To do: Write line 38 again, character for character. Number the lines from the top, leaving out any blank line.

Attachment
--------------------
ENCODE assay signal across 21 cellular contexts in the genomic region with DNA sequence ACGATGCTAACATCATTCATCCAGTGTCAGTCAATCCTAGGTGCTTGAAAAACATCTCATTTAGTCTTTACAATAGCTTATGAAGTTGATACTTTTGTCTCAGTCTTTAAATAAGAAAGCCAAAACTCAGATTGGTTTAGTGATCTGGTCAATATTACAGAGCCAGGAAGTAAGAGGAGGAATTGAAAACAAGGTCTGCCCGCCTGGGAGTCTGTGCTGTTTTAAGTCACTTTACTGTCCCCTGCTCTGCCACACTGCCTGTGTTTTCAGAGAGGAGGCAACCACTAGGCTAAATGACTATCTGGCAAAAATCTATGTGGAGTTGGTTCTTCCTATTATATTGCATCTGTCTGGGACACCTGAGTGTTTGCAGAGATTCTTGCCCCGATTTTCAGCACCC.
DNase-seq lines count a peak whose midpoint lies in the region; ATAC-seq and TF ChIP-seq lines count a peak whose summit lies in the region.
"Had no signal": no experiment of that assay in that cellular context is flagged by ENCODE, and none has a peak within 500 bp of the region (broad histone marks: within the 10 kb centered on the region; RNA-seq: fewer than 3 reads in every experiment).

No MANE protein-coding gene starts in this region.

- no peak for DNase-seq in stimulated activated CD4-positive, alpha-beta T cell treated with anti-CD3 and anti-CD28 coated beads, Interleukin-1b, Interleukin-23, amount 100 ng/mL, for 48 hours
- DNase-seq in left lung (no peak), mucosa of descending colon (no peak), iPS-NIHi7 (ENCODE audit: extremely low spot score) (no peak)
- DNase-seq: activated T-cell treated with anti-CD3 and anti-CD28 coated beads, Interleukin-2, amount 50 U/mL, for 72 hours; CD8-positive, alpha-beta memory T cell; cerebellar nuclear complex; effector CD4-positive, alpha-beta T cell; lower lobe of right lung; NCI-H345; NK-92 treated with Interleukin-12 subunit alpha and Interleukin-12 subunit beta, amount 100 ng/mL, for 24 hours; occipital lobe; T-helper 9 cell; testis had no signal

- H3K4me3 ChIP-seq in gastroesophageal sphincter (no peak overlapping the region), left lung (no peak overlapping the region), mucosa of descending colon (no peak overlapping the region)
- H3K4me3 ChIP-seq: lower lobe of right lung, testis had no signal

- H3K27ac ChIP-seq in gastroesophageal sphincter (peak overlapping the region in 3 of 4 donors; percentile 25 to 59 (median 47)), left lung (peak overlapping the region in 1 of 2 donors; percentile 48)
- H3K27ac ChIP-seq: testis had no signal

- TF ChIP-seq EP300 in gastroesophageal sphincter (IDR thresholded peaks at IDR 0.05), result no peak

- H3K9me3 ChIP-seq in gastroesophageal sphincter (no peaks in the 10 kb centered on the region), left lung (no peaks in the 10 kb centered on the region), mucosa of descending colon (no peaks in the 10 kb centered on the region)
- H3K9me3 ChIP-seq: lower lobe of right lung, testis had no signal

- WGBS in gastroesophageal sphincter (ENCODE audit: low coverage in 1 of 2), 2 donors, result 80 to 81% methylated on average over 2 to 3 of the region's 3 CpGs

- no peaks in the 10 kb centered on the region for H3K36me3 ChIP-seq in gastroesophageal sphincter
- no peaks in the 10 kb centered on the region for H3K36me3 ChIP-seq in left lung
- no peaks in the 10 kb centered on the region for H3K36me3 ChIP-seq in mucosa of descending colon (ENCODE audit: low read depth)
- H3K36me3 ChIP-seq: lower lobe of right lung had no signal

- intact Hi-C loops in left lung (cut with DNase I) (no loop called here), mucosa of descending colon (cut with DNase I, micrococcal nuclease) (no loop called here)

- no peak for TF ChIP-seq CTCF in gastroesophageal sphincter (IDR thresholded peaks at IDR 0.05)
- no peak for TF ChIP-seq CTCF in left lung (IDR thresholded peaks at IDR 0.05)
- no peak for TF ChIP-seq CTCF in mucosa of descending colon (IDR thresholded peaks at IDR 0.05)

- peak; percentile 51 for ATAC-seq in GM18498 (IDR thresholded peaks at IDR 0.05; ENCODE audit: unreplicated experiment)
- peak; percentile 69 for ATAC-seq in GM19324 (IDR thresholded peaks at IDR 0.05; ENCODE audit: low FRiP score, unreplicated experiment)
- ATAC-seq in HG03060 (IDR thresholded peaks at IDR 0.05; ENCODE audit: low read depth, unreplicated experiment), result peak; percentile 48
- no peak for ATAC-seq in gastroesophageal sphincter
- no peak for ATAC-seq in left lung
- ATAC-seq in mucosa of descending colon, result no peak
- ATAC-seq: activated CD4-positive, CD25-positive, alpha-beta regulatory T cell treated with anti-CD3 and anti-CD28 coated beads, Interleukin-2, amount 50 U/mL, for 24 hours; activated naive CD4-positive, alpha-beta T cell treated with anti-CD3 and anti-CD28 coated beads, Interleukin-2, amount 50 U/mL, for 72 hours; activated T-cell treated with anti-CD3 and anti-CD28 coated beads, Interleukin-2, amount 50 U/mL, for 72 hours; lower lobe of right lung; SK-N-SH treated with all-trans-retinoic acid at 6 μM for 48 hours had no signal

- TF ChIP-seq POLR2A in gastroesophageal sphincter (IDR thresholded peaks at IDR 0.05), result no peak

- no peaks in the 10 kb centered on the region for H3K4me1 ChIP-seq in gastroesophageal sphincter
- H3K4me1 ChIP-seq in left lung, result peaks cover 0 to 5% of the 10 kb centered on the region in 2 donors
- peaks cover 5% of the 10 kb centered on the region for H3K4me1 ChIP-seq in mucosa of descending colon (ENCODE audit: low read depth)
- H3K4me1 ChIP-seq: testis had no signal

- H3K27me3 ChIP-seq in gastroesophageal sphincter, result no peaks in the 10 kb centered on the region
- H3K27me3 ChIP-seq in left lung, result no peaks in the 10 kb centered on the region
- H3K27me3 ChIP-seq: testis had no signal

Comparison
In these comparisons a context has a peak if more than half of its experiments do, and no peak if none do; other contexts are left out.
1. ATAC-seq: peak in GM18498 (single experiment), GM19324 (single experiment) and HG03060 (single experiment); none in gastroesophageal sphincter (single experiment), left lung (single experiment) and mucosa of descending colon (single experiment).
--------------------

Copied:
- H3K27me3 ChIP-seq: testis had no signal